Abuse and Addiction

"Drug Abuse is a Preventable Behavior"

Demonstrating that addiction is a treatable disease. Medications and behavioral therapies can provide long lasting benefits for people trying to overcome addiction, especially when used together. Addiction treatment promotes continued abstinence, which can reverse some of the detrimental brain changes caused by addiction, as shown in pioneering imaging studies. Successful drug abuse treatment also reduces crime and other societal costs, including health costs, now in the billions.
Decreasing the spread of HIV. The development of treatments for injection drug use (IDU), will contribute to the decline in IDU-associated HIV infections. Innovative community-based research shows that drug abuse treatment reduces risk behaviors leading to HIV transmission; thus, drug abuse treatment is HIV/AIDS prevention


"Addiction is a treatable disease"

• Addiction is a complex disease. No single factor can predict who will become addicted to drugs. Addiction is influenced by a tangle of factors involving genes, environment, and age of first use. Recent advances in genetic research have enabled researchers to begin to uncover which genes make a person more vulnerable, which protect a person against addiction, and how genes and environment interact.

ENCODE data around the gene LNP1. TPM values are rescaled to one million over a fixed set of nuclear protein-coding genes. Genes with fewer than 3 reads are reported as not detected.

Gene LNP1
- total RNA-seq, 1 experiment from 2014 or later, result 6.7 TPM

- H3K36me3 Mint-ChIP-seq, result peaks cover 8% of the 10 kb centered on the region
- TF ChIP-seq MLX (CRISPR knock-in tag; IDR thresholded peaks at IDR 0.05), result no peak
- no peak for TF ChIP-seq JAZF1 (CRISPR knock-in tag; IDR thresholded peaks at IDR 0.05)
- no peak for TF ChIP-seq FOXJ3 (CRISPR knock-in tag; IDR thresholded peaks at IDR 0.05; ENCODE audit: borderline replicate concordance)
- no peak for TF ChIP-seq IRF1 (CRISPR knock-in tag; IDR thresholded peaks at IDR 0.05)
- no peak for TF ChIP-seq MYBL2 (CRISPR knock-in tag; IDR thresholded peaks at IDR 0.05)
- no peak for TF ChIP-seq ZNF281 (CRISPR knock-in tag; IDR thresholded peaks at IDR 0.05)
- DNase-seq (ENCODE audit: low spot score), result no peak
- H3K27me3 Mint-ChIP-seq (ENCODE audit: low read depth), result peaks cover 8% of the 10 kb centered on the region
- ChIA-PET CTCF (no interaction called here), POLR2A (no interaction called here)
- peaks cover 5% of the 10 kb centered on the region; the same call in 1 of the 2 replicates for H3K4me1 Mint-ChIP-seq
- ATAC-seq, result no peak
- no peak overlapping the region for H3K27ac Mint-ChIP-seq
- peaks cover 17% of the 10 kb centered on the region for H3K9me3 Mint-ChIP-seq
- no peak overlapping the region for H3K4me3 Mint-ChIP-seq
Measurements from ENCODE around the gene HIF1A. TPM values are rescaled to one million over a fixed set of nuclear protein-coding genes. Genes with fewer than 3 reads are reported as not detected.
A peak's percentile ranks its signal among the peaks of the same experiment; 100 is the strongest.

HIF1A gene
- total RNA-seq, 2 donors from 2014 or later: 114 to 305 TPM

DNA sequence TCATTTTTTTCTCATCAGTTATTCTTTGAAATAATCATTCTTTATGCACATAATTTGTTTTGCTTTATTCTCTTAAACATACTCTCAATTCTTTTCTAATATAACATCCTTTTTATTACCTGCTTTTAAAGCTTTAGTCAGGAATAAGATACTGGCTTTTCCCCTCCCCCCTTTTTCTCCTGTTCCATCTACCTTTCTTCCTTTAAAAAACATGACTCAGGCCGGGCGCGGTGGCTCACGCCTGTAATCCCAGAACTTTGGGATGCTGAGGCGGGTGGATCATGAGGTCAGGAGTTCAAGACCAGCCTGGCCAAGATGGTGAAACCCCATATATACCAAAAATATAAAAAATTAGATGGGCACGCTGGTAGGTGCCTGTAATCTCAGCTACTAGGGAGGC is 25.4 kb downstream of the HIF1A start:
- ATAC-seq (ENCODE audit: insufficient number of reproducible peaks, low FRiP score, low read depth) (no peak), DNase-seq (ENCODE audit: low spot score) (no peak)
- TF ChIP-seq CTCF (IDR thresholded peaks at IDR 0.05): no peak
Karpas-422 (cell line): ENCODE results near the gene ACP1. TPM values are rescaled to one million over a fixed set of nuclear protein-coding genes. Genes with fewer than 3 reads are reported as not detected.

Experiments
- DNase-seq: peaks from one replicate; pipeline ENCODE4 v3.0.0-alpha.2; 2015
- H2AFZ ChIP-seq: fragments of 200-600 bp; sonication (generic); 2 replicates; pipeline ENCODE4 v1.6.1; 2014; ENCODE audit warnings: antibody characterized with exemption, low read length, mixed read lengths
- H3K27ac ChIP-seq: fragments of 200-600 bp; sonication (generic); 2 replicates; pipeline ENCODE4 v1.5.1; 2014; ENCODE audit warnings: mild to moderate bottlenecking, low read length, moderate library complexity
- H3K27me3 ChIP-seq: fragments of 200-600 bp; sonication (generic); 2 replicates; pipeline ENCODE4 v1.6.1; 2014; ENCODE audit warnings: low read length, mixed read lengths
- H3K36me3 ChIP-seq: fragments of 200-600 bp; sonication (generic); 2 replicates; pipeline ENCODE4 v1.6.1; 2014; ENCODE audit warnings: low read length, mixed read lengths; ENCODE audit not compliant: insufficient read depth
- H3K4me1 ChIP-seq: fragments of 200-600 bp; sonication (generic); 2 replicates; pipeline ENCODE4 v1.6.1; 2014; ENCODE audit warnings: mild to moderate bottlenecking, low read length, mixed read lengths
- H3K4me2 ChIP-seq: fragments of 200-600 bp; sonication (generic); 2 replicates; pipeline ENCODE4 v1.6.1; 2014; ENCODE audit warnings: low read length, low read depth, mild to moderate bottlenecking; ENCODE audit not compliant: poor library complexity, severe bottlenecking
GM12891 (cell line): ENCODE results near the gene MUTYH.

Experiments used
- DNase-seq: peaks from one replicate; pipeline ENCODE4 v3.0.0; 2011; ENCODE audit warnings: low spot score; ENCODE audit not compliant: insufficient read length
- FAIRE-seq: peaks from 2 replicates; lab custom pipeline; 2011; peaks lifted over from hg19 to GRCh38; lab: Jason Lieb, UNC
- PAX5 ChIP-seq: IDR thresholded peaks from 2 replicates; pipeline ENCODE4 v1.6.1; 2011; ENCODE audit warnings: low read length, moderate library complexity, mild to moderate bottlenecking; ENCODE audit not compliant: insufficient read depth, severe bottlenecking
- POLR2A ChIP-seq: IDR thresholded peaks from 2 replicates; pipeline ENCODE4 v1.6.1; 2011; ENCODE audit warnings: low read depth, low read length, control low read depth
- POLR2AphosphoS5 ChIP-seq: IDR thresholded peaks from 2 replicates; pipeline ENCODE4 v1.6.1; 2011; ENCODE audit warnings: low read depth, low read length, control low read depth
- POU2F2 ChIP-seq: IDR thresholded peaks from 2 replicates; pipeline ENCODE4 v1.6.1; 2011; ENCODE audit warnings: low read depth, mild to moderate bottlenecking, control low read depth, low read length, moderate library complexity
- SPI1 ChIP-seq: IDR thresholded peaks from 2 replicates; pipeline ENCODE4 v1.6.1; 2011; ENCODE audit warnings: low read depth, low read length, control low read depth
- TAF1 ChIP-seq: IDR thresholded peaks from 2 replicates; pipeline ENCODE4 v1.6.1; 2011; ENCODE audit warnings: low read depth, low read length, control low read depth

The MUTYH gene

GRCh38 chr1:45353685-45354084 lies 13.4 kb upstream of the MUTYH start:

• Addiction is a developmental disease. It usually begins in adolescence or even childhood when the brain continues to undergo changes. The prefrontal cortex—located just behind the forehead—governs judgment and decision-making functions and is the last part of the brain to develop. This may help explain why teens are prone to risk-taking, are particularly vulnerable to drug abuse, and why exposure to drugs at this critical time may affect propensity for future addiction.

• Prevention and early intervention work best.
 The developmental years might also present opportunities for resiliency and for receptivity to intervention that can alter the course of addiction. We already know many of the risk factors that lead to drug abuse and addiction—mental illness, physical or sexual abuse, aggressive behavior, academic problems, poor social skills, and poor parent-child relations. This knowledge, combined with better understanding of the motivational processes at work in the young brain, can be applied to prevent drug abuse from starting or to intervene early to stop it when warning signs emerge.

• Preventing HIV/AIDS. Drug abuse and HIV/AIDS are linked epidemics. Growing recognition that HIV is transmitted not just through sharing of injection drug equipment but also through risky sexual behaviors stemming from drug-impaired judgment shows that educational material is needed to help young people learn the link between Addiction (drug use), high-risk behaviors, and HIV transmission.

• Prevention is cost-effective. Research has demonstrated that research-based drug abuse prevention programs are cost-effective. Each dollar invested in prevention achieves a savings of up to $7 in areas such as substance abuse treatment and criminal justice system costs, not to mention their wider impact on the trajectory of young lives and their families.
Abuse and Dependency